“We cannot, indeed, imagine our own death; whenever we try to do so we find that we survive ourselves as spectators,” wrote Freud in November 1915 in ‘Thoughts for the Times on War and Death.’ But here, men lived side-by-side with death. At Verdun, the soldiers encountered death as intimately as possible without actually dying. The attacks on the Douaumont Fort left bodies hanging from the exposed iron that had splintered out of the reinforced concrete, bodies that would begin to rot in the sun, like the bodies given up by the wet soil when the rains ceased. During one advance, a French soldier reported to his senior that digging the trenches forward towards the Fort was like digging through “viande,” meat. He was told to carry on.
Down from the Douamont Fort, in the centre of the battlefields, now sits a large memorial building erected in the 1920’s, the Douamont Ossuary. The weight of history literally bears down on you here. Behind the walls lie the remains of 130,000 French and German soldiers, visible in their morbid white piles from the windows surrounding the base of the building; they provide a symbolic foundation for this edifice to peace. Above the crypt of bones, an amber light from the south-facing stained glass windows fills the large main chamber; it’s cold, and empty. The whispers of the dead seem to rush along the cold stone walls that bear the names of the fallen, “Mort Pour La France 1916…”
Verdun holds a powerful place in the French imagination. Take the story of the Bayonet Trench, where it is said that in the early hours of June 12th 1916, 3rd Company had been defending a position in the Ravin de la Dame just down from the Douaumont Fort. Later that morning a row of bayonets was found sticking out of the soil, and below the surface, stood the fifty or so men still clutching their rifles, ready to die for France, now dead, having been buried by a German shell. The story appealed to the public’s imagination, despite its improbability, and found its way into official histories. And the memorial still stands today in the woods down from the fort, a concrete structure covering an L-Shaped line of graves; wooden crosses now replacing the bayonets.
As with most places here there’s an eerie feeling that surrounds the monument. Topographical features, things you’d take for granted when strolling elsewhere; shallow depressions, faint echoes in the now intensely green landscape initially seem banal. It’s a landscape of death, and you feel it, as you ascend and descend, walking through the quiet and airy woodland. The smell of death, chemicals, smoke, flesh and cordite may have gone. But their sentiment hasn’t left. Here you are walking on the graves of fallen men.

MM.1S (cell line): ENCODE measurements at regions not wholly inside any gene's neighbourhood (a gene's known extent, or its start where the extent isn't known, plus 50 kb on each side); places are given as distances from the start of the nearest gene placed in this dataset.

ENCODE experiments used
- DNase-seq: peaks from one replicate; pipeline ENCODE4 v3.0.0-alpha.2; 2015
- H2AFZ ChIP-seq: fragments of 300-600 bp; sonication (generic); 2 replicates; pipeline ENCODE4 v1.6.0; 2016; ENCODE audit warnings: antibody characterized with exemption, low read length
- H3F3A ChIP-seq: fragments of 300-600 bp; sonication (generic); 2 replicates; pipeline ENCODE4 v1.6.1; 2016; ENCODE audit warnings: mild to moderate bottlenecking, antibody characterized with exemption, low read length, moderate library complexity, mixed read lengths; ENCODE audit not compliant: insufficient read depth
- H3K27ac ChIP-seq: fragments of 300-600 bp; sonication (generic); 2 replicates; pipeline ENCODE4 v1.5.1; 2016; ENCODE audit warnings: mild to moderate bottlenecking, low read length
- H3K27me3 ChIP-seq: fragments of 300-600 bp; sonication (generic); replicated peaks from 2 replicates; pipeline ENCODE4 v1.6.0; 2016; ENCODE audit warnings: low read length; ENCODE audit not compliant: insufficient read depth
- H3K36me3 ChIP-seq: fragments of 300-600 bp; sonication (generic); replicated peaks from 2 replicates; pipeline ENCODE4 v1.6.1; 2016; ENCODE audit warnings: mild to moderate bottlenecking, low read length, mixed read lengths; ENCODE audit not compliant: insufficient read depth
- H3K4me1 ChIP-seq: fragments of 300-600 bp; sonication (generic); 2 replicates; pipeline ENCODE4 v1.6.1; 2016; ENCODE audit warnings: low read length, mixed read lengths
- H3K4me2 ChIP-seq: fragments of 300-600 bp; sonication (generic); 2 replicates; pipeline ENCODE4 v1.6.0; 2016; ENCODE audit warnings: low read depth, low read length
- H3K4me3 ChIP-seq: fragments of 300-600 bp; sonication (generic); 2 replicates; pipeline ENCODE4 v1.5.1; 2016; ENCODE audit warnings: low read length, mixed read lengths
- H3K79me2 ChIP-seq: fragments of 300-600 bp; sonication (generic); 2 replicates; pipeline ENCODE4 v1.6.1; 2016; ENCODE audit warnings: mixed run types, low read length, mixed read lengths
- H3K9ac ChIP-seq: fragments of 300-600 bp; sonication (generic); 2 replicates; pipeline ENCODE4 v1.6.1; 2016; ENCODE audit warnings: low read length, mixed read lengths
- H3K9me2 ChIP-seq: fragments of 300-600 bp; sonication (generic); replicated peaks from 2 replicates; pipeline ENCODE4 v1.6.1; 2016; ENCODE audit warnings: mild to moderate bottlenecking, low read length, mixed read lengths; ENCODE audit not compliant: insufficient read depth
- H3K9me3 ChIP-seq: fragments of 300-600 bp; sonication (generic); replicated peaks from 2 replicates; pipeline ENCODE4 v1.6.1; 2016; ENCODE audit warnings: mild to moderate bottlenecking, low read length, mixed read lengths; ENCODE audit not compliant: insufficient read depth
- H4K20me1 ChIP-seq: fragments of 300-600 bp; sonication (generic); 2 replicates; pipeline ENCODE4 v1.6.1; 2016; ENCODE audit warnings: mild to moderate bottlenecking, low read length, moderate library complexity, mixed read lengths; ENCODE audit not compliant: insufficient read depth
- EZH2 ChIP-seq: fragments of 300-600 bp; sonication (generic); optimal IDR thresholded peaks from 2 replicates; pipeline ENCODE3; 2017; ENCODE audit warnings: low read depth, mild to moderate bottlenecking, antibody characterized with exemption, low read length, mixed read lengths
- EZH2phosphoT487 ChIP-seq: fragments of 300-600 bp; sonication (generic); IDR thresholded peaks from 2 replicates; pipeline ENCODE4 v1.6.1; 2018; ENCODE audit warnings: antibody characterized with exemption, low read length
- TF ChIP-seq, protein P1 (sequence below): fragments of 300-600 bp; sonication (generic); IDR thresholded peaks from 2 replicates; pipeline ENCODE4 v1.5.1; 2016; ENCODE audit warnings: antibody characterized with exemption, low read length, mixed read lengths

Verdun instilled a sort of “patriotic pacifism” in France. As Ousby says: “It emphasised her greatness, and her need to be great, but it also left a scar from her suffering, a reminder of her need not to suffer again.” It’s not surprising therefore that so much of France and the modern French identity are bound up in this battle. Former French Prime Minister Edouard Daladier, who signed the Munich pact in 1938 with Hitler, fought here. And the swift French surrender in 1940, has much to do with the Verdun experience. So did the desire in the 1950s to make an eternal peace between France and Germany through the European Union. Indeed, Robert Schumann, the French prime minister who helped create the first European institutions in the 1950s, was born in Luxembourg and had served in the German army auxiliary during world war one.
Symbolism drove the French defence of Verdun as much it still drives the collective French identity that stems from it today. When former Prime Minister Jacques Chirac visited in 2006 to commemorate the first monument to the 28,000 Muslims who died there he said: “The Verdun army was the army of the people, and everyone took part. It was France in its diversity.”
Pétain, de Gaulle and Maginot all fought here. But it’s not these people that are remembered. It’s the ordinary people, and it’s within this that we see the collective French memory of Verdun. The place symbolises France’s greatness and strength as demonstrated by her people, her tenacity, the Republic: modern day France. They are a symbol of the ultimate sacrifice made for France. Like the remains that rest silently under the Arc de Triomph in the tomb of the Unknown Soldier, chosen from an unidentified body that fell at Verdun.
The tally of conquests on the Verdun entry Porte is actually incomplete as the plaque was put up before 1940, when, after a brief engagement, Verdun fell to the Nazis. In front of the Porte stands Rodin’s bronze statue, La Défense. She is a bare-chested female figure with a dead or wounded soldier slumped across her knee. Her arms are outstretched in defiance, her muscles contorted, her wings unfurled with a majestic power, as her face seems to project an eternal scream of untold pain and anger. As French poet Paul Valery said in 1931: “A battle?… But Verdun is a complete war in itself.”
Edward Chisholm is a British freelance writer, editor and copywriter currently living in Paris. His work has appeared in numerous publications including The New York Times and Guardian.